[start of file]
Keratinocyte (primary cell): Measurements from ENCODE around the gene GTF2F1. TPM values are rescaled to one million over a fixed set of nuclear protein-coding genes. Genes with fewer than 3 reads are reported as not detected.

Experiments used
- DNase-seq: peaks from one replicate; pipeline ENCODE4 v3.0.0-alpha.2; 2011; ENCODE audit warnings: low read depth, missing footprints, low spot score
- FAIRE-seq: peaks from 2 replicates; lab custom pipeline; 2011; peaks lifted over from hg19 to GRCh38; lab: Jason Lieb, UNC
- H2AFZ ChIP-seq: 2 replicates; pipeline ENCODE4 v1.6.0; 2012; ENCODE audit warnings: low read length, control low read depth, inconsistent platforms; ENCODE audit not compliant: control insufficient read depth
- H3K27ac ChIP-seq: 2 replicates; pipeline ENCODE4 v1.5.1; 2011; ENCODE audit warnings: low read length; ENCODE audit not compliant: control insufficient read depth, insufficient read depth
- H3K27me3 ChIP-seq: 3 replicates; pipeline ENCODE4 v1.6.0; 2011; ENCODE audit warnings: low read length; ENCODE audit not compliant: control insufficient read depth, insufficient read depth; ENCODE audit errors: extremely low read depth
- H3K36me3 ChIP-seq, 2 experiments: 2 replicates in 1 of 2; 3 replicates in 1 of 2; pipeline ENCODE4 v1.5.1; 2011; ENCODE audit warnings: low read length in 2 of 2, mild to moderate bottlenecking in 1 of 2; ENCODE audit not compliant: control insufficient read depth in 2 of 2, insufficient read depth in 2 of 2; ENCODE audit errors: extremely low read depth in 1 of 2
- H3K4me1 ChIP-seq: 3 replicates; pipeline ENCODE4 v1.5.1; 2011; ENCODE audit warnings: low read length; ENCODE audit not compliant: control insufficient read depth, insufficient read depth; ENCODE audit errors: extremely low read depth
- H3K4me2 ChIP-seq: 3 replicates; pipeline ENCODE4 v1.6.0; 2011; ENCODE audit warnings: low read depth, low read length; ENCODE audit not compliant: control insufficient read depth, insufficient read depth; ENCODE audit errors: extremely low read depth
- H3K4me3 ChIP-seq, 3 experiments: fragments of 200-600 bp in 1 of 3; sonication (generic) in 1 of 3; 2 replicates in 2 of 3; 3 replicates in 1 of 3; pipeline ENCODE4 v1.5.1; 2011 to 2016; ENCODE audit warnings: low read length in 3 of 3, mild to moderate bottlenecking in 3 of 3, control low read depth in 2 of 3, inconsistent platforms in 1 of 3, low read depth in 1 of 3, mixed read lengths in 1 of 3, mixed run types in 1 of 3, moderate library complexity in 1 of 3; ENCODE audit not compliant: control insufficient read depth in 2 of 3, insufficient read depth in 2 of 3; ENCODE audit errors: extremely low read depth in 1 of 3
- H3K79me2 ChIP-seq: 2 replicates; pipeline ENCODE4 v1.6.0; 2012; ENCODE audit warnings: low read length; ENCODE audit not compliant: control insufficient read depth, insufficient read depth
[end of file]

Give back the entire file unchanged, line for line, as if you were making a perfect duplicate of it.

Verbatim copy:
Keratinocyte (primary cell): Measurements from ENCODE around the gene GTF2F1. TPM values are rescaled to one million over a fixed set of nuclear protein-coding genes. Genes with fewer than 3 reads are reported as not detected.

Experiments used
- DNase-seq: peaks from one replicate; pipeline ENCODE4 v3.0.0-alpha.2; 2011; ENCODE audit warnings: low read depth, missing footprints, low spot score
- FAIRE-seq: peaks from 2 replicates; lab custom pipeline; 2011; peaks lifted over from hg19 to GRCh38; lab: Jason Lieb, UNC
- H2AFZ ChIP-seq: 2 replicates; pipeline ENCODE4 v1.6.0; 2012; ENCODE audit warnings: low read length, control low read depth, inconsistent platforms; ENCODE audit not compliant: control insufficient read depth
- H3K27ac ChIP-seq: 2 replicates; pipeline ENCODE4 v1.5.1; 2011; ENCODE audit warnings: low read length; ENCODE audit not compliant: control insufficient read depth, insufficient read depth
- H3K27me3 ChIP-seq: 3 replicates; pipeline ENCODE4 v1.6.0; 2011; ENCODE audit warnings: low read length; ENCODE audit not compliant: control insufficient read depth, insufficient read depth; ENCODE audit errors: extremely low read depth
- H3K36me3 ChIP-seq, 2 experiments: 2 replicates in 1 of 2; 3 replicates in 1 of 2; pipeline ENCODE4 v1.5.1; 2011; ENCODE audit warnings: low read length in 2 of 2, mild to moderate bottlenecking in 1 of 2; ENCODE audit not compliant: control insufficient read depth in 2 of 2, insufficient read depth in 2 of 2; ENCODE audit errors: extremely low read depth in 1 of 2
- H3K4me1 ChIP-seq: 3 replicates; pipeline ENCODE4 v1.5.1; 2011; ENCODE audit warnings: low read length; ENCODE audit not compliant: control insufficient read depth, insufficient read depth; ENCODE audit errors: extremely low read depth
- H3K4me2 ChIP-seq: 3 replicates; pipeline ENCODE4 v1.6.0; 2011; ENCODE audit warnings: low read depth, low read length; ENCODE audit not compliant: control insufficient read depth, insufficient read depth; ENCODE audit errors: extremely low read depth
- H3K4me3 ChIP-seq, 3 experiments: fragments of 200-600 bp in 1 of 3; sonication (generic) in 1 of 3; 2 replicates in 2 of 3; 3 replicates in 1 of 3; pipeline ENCODE4 v1.5.1; 2011 to 2016; ENCODE audit warnings: low read length in 3 of 3, mild to moderate bottlenecking in 3 of 3, control low read depth in 2 of 3, inconsistent platforms in 1 of 3, low read depth in 1 of 3, mixed read lengths in 1 of 3, mixed run types in 1 of 3, moderate library complexity in 1 of 3; ENCODE audit not compliant: control insufficient read depth in 2 of 3, insufficient read depth in 2 of 3; ENCODE audit errors: extremely low read depth in 1 of 3
- H3K79me2 ChIP-seq: 2 replicates; pipeline ENCODE4 v1.6.0; 2012; ENCODE audit warnings: low read length; ENCODE audit not compliant: control insufficient read depth, insufficient read depth